Take a look at ITV's recent financial results for the year
ending 31 December 2011 and you'll find that things are going
pretty well - at least from a video-on-demand (VOD) perspective.
Online revenues are up 21% from 2010, monthly unique users are up
15% year-on-year and, headline figure, 376 million long form videos
were viewed across ITV.com and its catch-up services on BT Vision
and Virgin Media. This is healthy growth and Robin Pembrooke, the
MD of Online and On Demand who joined ITV at the end of 2010, and
his team have done a good job in:
- Getting ITV Player on to iOS, Android, PS3 and Freesat;
- Signing archive VOD deals with Lovefilm and Netflix and a
catch-up agreement with Sky;
- Growing mobile usage to 9% of VOD viewing in December
- Engaging with their audience on social networks like Facebook
(15.4m fans for all ITV shows and pages - up from 7.4m in
As the statement says, these are encouraging trends and the
report is worth reading, particularly if you want to get a handle
on ITV's focus for 2012.
But what does the bigger picture for ITV look like? What longer
term challenges does it face and how much growth capacity does it
really have in terms of online viewers and revenues? I've been
crunching the company's numbers over the past few days and have
jotted down some thoughts below.
I've also prepared a spreadsheet which
you're welcome to download for your own use (in return for
registering with VOD Professional). It contains figures for
- Online video views since 2008;
- Online monthly unique users since 2007;
- Online revenues since 2007;
- Net advertising revenue for broadcast channels since 2006;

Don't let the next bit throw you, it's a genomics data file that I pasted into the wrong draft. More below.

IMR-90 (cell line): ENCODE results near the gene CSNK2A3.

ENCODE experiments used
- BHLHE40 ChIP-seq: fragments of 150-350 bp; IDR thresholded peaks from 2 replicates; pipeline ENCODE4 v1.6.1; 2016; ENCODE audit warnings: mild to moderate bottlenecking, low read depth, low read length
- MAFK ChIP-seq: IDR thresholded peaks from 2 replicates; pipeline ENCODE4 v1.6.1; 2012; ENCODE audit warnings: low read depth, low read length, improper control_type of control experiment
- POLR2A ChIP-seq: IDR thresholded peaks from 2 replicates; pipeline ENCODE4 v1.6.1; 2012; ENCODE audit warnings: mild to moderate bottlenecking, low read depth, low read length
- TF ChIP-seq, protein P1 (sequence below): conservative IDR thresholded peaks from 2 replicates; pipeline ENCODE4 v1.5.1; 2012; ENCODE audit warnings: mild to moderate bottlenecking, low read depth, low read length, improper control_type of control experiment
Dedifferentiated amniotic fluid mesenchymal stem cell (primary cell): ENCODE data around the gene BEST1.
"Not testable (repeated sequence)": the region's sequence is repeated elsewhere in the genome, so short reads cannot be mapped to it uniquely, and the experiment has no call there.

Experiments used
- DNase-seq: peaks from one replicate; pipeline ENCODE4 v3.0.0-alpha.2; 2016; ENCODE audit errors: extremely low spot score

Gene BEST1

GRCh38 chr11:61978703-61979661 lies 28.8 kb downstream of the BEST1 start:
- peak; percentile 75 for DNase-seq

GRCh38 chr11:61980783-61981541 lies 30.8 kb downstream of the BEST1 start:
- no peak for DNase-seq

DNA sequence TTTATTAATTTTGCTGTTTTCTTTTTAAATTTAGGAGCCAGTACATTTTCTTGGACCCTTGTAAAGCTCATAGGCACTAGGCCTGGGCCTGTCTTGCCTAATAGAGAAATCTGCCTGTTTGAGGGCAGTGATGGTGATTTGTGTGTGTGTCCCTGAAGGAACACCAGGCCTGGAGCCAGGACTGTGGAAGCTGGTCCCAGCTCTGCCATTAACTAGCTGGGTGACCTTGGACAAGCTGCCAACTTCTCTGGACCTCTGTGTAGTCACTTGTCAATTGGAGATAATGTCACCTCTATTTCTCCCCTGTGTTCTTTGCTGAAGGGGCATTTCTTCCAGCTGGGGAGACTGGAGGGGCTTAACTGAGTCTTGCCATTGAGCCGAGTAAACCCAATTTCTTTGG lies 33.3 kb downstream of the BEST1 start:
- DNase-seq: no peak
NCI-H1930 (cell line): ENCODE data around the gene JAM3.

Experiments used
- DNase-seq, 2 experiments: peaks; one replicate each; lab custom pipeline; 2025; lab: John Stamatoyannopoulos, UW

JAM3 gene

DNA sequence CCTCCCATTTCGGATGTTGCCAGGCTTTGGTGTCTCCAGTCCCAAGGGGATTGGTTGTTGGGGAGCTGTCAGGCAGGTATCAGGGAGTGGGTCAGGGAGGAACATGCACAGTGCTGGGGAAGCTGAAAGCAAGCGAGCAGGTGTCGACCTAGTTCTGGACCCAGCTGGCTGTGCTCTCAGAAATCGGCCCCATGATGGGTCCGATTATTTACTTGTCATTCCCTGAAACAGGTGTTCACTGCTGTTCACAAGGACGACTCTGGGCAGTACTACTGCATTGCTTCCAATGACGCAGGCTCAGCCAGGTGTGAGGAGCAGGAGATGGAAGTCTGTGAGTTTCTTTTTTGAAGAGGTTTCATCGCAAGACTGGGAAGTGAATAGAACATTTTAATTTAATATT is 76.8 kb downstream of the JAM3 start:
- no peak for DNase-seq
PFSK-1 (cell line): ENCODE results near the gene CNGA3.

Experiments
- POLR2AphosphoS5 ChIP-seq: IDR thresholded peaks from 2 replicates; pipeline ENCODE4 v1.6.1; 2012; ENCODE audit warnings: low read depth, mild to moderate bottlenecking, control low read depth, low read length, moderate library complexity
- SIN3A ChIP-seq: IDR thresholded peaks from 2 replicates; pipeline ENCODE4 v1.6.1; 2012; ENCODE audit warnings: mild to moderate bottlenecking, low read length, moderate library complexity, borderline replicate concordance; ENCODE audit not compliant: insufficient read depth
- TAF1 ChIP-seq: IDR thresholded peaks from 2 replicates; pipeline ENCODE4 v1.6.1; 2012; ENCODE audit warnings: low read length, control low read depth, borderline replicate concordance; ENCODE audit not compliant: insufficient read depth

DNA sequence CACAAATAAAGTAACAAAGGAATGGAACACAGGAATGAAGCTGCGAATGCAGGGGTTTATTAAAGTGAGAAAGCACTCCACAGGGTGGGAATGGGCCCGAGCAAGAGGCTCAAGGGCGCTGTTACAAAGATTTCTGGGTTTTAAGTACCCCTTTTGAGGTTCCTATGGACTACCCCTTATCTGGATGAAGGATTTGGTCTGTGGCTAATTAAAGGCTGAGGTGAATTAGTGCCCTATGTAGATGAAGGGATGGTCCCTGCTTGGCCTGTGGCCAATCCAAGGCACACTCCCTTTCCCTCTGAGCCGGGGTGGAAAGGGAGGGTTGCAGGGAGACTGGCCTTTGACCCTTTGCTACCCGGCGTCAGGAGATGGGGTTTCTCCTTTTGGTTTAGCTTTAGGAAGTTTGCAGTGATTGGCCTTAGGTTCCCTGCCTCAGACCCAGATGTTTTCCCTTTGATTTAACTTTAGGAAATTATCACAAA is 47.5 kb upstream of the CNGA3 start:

- BARB data from 2006;
- Other data, including the number of Facebook fans and email
#1. Growth vs. Capacity
First, let's take a look at the raw stats. ITV's online unique
user numbers have risen from 6 million a month in 2007 to 11.7m a
month last year. That's an impressive growth rate of 95% in just
over four years. But how many people can ITV really expect to
regularly use its online services?
Notionally, the absolute upper limit is the entire population of
the UK - or 62.22m people at the end of 2010 - according to the
The second upper limit is the number of overall television
viewers in the UK or 54.78m people using BARB's weekly reach
figures for the week ending 26 Feb 2012.
But the most realistic calculation I've come to factors in ITV's
own reported share of TV viewing in 2011 (23.1%). Multiply this by
either the BARB or population figures above and you get a number
for ITV's regular television audience - somewhere between 12.7m and
14.4m. And assuming it's mainly the TV audience that would use ITV
online you can say that the company already serves between 81 and
92% of capacity.
ITV then has to appeal to more users outside of its core
#2. Increase the Amount of Content that People Want to
ITV has changed analytics suppliers over the past year but the
most up to date figures show that 376 million long form videos were
viewed on ITV.com and its catch-up services on BT Vision and Virgin